Unlike the two previous demos, however, it monitors the user’s head movements in real space, and it’s able to translate those movements into not just orientation changes — looking up, down, or behind you — but also as actual motion, which previously was possible only by using a game controller in conjunction with the Rift. It utilizes an “outside-in” system: an externally mounted camera tracks small LED lights on the prototype’s faceplate, adding three “degrees of freedom” (forward/backward, left/right, and up/down) to the Rift’s tracking ability. Up until now, developers and early Oculus adopters have only been able to accomplish this by taping a Razer Hydra motion controller to the side of their Rift headsets. Now, though, leaning down while playing the demo brings you closer to the tower-defense game, and lets you watch the armies you control firing turrets and launching minions. It’s the first look at an untethered VR experience.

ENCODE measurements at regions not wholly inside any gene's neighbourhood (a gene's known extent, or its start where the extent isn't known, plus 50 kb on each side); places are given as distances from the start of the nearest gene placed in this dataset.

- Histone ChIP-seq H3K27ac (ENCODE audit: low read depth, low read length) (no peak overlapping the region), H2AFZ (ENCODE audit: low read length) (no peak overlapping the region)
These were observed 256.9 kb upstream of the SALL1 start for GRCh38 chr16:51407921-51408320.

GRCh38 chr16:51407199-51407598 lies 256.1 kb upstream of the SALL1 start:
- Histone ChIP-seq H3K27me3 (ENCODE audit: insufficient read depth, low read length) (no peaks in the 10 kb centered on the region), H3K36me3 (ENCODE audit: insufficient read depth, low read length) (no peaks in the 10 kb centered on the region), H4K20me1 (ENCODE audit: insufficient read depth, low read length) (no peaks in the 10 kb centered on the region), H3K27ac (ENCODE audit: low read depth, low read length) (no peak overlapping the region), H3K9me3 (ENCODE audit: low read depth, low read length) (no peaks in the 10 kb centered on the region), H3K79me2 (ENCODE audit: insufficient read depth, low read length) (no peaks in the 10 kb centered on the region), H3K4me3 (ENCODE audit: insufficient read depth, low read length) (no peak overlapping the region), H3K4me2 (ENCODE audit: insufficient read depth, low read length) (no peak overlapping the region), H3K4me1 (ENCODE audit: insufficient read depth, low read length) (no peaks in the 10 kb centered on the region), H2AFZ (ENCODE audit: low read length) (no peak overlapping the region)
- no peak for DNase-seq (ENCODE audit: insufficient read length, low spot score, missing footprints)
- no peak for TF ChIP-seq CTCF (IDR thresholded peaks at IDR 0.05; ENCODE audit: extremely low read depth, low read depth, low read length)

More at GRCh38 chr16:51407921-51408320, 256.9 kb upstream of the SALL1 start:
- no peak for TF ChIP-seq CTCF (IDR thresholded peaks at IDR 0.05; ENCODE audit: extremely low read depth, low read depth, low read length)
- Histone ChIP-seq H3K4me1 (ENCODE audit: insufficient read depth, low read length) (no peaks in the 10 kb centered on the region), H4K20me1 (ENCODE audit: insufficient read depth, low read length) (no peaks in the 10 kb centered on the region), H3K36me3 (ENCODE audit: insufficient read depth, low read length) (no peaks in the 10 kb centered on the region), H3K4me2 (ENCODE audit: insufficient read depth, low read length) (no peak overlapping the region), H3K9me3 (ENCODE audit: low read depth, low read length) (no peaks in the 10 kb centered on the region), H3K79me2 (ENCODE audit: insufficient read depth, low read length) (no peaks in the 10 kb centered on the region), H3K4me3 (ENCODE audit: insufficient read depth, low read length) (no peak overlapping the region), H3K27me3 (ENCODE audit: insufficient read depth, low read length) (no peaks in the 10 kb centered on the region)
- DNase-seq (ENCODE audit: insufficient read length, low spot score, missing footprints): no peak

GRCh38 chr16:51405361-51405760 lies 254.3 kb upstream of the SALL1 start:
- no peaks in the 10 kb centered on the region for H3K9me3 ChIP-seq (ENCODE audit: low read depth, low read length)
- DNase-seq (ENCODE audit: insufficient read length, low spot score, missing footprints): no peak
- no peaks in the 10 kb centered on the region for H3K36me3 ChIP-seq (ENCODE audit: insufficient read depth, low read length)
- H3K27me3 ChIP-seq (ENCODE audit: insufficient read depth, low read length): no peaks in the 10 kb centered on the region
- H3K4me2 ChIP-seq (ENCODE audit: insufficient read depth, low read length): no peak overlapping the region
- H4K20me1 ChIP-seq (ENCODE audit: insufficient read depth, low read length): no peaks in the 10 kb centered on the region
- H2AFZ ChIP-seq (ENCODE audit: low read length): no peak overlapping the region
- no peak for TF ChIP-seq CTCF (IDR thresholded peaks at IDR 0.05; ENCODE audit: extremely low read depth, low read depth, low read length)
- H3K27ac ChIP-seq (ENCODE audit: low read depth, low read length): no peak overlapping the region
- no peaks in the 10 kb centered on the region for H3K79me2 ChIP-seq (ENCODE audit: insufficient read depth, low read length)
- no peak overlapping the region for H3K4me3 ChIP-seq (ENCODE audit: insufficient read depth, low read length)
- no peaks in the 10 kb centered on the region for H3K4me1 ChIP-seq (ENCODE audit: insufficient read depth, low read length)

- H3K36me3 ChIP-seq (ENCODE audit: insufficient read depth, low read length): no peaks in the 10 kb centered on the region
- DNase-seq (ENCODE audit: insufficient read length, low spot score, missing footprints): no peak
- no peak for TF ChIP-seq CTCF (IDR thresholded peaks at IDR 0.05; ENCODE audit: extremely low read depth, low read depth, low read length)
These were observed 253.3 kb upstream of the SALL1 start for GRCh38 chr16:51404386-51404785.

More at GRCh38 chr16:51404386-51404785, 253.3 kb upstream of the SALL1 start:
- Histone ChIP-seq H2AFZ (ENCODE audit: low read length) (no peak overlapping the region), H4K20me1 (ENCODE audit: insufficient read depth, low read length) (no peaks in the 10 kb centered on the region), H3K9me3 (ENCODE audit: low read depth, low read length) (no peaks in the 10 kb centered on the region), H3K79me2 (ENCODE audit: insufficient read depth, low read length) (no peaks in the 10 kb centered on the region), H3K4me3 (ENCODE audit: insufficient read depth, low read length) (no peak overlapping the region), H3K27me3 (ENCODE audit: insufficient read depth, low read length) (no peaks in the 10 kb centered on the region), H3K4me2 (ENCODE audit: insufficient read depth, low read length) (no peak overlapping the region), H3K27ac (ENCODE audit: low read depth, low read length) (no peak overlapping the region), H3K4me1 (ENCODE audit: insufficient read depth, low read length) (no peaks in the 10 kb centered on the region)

“We’ll need some seat belts for people,” says Oculus CEO Brendan Iribe. “You want to stand up, you want to walk around
I really chuckled at this comment on Wired for this article:
JoeBob89: I can't wait to see their next prototypes at the 2015 and 2016 CES! No one makes better prototypes than Oculus!